VEM pays the bills, not the municipality

When the municipality has requested VEM act as the sub-grantee for an acquisition and demolition project (property buyout) and a grant is awarded, VEM will promptly begin the work required to meet the Scope of Work (SOW). VEM will obtain the contractors, oversee all project work, pay all invoices, and close out the project on the municipality’s behalf. VEM will work with each municipality so they are informed and have predictability about when work will be completed on properties within their community. Since VEM will be managing the contracts, municipalities will not need to budget money to pay contractors nor wait for reimbursements. VEM will be responsible for all project management.

If the municipality is not interested in having VEM act as the sub-applicant, they are welcome to apply to VEM for a grant on their own behalf.

Buyouts are Optional 

The acquisition and demolition program is voluntary for both the property owner and the municipality. 

Timing is Important

This buyout program contains an important timing consideration. Per federal rules, properties that qualify for a buyout under the Hazard Mitigation Grant Program (HMGP) funding available following the July 2023 flood will be appraised based upon their pre-flood value. Properties that apply under future funding rounds, however, will be appraised on post-flood value. Property owners and municipalities considering a buyout may wish to act quickly to take advantage of the more beneficial buyout terms. Municipalities wishing to pursue buyouts or other Hazard Mitigation Grant Program initiatives should file a pre-application form with Vermont Emergency Management by August 16, 2024.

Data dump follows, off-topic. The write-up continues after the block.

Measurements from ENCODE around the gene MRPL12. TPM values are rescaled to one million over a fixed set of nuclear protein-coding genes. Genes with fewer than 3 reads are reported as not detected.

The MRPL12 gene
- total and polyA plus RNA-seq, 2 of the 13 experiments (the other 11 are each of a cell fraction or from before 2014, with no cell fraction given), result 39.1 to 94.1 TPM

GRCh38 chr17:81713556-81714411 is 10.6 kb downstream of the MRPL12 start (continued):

Final applications under this grant round will be due by December 2024, with priority given to those who express interest by August 16.

How Damaged Properties Can Affect Grand List Value

When considering property buyouts, municipalities should consider not only the prospect of a property coming off the grand list, but also what may happen to the value and municipal burden of that property if it doesn’t. Flood-damaged properties will diminish a municipality’s grand list value in virtually every case, whether a buyout occurs or the property remains an active part of the grand list.

Flood repair and remediation can impact property value